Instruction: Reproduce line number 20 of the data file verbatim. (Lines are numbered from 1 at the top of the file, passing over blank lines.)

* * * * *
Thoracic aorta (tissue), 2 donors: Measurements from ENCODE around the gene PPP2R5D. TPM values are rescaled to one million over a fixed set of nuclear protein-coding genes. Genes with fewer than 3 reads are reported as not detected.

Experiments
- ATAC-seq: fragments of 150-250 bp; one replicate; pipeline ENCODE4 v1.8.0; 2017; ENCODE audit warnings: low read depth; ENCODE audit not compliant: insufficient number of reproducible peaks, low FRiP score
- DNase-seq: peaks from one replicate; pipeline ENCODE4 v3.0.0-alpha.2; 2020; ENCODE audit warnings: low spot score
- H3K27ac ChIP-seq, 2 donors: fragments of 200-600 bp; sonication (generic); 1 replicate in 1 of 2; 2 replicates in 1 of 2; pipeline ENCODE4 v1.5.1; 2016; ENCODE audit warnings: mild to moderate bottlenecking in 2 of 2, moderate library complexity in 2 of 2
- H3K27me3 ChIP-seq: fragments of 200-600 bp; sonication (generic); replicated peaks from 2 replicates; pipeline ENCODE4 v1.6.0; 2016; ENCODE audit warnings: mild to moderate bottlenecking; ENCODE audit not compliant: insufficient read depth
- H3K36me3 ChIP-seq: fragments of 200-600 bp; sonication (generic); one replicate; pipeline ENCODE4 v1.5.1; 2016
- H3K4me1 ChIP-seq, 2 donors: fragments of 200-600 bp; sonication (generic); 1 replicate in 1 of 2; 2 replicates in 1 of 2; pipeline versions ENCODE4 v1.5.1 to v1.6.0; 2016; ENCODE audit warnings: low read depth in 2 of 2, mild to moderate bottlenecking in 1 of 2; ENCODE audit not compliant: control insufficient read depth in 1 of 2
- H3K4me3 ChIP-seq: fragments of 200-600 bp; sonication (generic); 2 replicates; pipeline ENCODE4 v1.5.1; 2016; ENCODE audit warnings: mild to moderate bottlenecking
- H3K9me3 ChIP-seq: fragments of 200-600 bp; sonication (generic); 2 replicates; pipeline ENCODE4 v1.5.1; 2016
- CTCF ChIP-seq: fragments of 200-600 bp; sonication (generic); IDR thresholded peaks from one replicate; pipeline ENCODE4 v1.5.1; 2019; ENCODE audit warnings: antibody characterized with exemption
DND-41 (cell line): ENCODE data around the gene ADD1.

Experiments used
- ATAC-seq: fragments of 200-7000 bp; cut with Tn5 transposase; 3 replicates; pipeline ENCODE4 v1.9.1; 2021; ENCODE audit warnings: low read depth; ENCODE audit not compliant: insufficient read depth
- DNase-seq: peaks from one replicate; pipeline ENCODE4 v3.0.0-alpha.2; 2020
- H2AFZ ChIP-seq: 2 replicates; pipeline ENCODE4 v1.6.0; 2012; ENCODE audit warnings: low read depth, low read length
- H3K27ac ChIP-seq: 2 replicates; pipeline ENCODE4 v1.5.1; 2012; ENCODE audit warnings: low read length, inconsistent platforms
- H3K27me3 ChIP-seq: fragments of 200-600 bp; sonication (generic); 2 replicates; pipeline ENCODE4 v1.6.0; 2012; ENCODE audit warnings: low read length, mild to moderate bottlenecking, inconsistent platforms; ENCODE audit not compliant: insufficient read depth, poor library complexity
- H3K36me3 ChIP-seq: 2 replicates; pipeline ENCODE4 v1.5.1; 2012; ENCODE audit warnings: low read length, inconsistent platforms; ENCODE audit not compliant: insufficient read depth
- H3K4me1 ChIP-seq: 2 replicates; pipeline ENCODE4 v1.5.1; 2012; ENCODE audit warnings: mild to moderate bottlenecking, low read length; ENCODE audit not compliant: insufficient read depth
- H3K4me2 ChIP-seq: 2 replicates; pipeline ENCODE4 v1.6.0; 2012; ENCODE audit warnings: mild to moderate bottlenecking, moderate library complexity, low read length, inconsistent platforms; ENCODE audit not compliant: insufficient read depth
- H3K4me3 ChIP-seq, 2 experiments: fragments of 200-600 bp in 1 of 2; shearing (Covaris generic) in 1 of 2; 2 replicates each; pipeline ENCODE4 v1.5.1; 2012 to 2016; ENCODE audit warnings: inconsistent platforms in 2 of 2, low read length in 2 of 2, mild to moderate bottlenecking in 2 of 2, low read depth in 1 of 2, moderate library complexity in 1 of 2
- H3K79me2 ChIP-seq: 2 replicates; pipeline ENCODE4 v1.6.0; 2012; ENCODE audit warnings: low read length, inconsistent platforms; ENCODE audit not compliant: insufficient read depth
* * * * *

- H3K4me1 ChIP-seq: 2 replicates; pipeline ENCODE4 v1.5.1; 2012; ENCODE audit warnings: mild to moderate bottlenecking, low read length; ENCODE audit not compliant: insufficient read depth